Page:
Techniques Used: Activity Assay, Immunofluorescence, Western Blot

Effect of disruption of the cytoskeleton on JAM4/MAGI-1-mediated cell adhesion. (A) Subcellular fractionation of L-Myc-MAGI-1, L-FLAG-JAM4, and L-FLAG-JAM4/Myc-MAGI-1 cells. Comparable amounts of the fractions from various L cells were immunoblotted with the anti-Myc or the anti-FLAG antibody. Insol., insoluble. (a) L-Myc-MAGI-1 cells; (b) L-FLAG-JAM4 cells; (c) L-FLAG-JAM4/Myc-MAGI-1 cells. (B) Dissociation assay of L-FLAG-JAM4/Myc-MAGI-1 cells after mock, nocodazole, and latrunculin A treatment. L-FLAG-JAM4/Myc-MAGI-1 cells were treated with DMSO (a), 1 μg of nocodazole/ml (b), or 5 μM latrunculin A (c) for 60 min before the dissociation assay. Upper photos, cells after the treatment and before scraping; lower photos, cells after being pipetted five times. Bar, 200 μm.
Figure Legend Snippet: Effect of disruption of the cytoskeleton on JAM4/MAGI-1-mediated cell adhesion. (A) Subcellular fractionation of L-Myc-MAGI-1, L-FLAG-JAM4, and L-FLAG-JAM4/Myc-MAGI-1 cells. Comparable amounts of the fractions from various L cells were immunoblotted with the anti-Myc or the anti-FLAG antibody. Insol., insoluble. (a) L-Myc-MAGI-1 cells; (b) L-FLAG-JAM4 cells; (c) L-FLAG-JAM4/Myc-MAGI-1 cells. (B) Dissociation assay of L-FLAG-JAM4/Myc-MAGI-1 cells after mock, nocodazole, and latrunculin A treatment. L-FLAG-JAM4/Myc-MAGI-1 cells were treated with DMSO (a), 1 μg of nocodazole/ml (b), or 5 μM latrunculin A (c) for 60 min before the dissociation assay. Upper photos, cells after the treatment and before scraping; lower photos, cells after being pipetted five times. Bar, 200 μm.

Techniques Used: Fractionation

Effect of JAM4 and MAGI-1 on the permeability of CHO cell monolayers. (A) Wild-type CHO and CHO-FLAG-JAM4 cells were grown in cultures in Transwells. FITC-dextran was added to the upper chamber, and the permeability was measured. The permeability of wild-type CHO cells was taken as 100%. Data are indicated as the means ± standard errors of three independent experiments. (B) (a) Wild-type CHO and CHO-FLAG-JAM4 cells were infected by adenovirus to express either GFP or GFP-MAGI-1. At 2 h after the infection, these cells were plated on Transwells for the permeability assay. (b) Immunoblots (IB) of CHO and CHO-FLAG-JAM4 cells to confirm the protein expression. Left panel, immunoblot with the anti-GFP antibody; right panel, immunoblot with the anti-FLAG antibody. Lanes 1, wild-type CHO cells with GFP; lanes 2, wild-type CHO cells with GFP-MAGI-1; lanes 3, CHO-FLAG-JAM4 cells with GFP; lanes 4, CHO-FLAG-JAM4 cells with GFP-MAGI-1. The mobilities of molecular mass standards (in kilodaltons) are indicated at the left.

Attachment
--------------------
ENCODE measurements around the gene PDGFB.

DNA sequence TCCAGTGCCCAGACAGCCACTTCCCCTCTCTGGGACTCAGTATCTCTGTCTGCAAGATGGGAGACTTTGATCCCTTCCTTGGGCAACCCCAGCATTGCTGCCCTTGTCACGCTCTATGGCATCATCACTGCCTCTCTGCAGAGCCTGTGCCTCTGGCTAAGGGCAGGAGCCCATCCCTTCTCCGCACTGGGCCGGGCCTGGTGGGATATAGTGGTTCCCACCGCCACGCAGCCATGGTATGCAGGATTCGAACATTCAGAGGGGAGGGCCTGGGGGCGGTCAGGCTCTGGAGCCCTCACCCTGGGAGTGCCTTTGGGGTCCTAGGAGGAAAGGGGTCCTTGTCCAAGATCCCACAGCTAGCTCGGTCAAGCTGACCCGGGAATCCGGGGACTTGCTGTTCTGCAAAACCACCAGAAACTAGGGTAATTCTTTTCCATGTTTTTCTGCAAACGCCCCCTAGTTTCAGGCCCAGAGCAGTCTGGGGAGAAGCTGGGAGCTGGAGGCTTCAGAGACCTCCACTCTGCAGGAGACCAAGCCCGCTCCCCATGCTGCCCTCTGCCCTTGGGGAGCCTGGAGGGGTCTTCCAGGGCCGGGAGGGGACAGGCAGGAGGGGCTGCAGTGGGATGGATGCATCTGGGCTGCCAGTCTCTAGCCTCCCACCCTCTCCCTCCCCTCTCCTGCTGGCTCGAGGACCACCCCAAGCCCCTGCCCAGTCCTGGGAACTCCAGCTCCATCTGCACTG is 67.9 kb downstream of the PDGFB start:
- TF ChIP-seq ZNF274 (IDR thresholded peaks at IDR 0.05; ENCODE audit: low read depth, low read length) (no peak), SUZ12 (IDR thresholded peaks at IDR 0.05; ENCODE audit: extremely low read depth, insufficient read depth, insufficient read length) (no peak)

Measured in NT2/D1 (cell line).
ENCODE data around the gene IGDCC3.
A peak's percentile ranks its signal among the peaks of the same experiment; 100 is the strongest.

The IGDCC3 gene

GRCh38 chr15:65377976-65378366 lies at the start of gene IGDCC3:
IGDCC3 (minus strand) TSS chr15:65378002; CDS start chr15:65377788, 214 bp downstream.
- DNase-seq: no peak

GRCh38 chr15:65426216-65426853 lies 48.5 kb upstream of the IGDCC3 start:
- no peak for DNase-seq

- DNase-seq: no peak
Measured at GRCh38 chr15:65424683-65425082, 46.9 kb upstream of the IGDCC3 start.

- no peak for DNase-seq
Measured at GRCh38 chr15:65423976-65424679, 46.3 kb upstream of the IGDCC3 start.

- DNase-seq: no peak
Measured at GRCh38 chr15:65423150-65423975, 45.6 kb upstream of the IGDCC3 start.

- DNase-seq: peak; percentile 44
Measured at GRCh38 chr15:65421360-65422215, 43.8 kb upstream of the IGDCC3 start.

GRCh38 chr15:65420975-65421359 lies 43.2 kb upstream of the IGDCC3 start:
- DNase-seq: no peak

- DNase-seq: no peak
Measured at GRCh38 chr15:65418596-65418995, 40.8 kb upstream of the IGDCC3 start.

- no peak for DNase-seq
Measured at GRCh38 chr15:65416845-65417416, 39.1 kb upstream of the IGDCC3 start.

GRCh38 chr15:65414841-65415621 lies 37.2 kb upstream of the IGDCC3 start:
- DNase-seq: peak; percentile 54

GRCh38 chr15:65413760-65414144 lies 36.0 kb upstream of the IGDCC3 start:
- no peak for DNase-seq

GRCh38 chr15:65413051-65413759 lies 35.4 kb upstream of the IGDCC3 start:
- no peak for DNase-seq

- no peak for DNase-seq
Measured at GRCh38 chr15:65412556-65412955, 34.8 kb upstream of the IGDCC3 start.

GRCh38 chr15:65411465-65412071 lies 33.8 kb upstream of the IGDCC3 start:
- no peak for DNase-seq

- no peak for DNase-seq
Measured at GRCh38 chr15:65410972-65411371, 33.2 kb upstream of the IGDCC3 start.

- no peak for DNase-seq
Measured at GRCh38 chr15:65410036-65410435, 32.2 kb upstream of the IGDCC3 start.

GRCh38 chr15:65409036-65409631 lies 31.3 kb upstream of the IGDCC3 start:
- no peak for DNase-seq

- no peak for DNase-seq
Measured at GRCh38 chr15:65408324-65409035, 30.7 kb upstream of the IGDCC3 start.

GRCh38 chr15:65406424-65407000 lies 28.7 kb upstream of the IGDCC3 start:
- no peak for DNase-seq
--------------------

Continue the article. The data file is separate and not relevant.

Figure Legend Snippet: Effect of JAM4 and MAGI-1 on the permeability of CHO cell monolayers. (A) Wild-type CHO and CHO-FLAG-JAM4 cells were grown in cultures in Transwells. FITC-dextran was added to the upper chamber, and the permeability was measured. The permeability of wild-type CHO cells was taken as 100%. Data are indicated as the means ± standard errors of three independent experiments. (B) (a) Wild-type CHO and CHO-FLAG-JAM4 cells were infected by adenovirus to express either GFP or GFP-MAGI-1. At 2 h after the infection, these cells were plated on Transwells for the permeability assay. (b) Immunoblots (IB) of CHO and CHO-FLAG-JAM4 cells to confirm the protein expression. Left panel, immunoblot with the anti-GFP antibody; right panel, immunoblot with the anti-FLAG antibody. Lanes 1, wild-type CHO cells with GFP; lanes 2, wild-type CHO cells with GFP-MAGI-1; lanes 3, CHO-FLAG-JAM4 cells with GFP; lanes 4, CHO-FLAG-JAM4 cells with GFP-MAGI-1. The mobilities of molecular mass standards (in kilodaltons) are indicated at the left.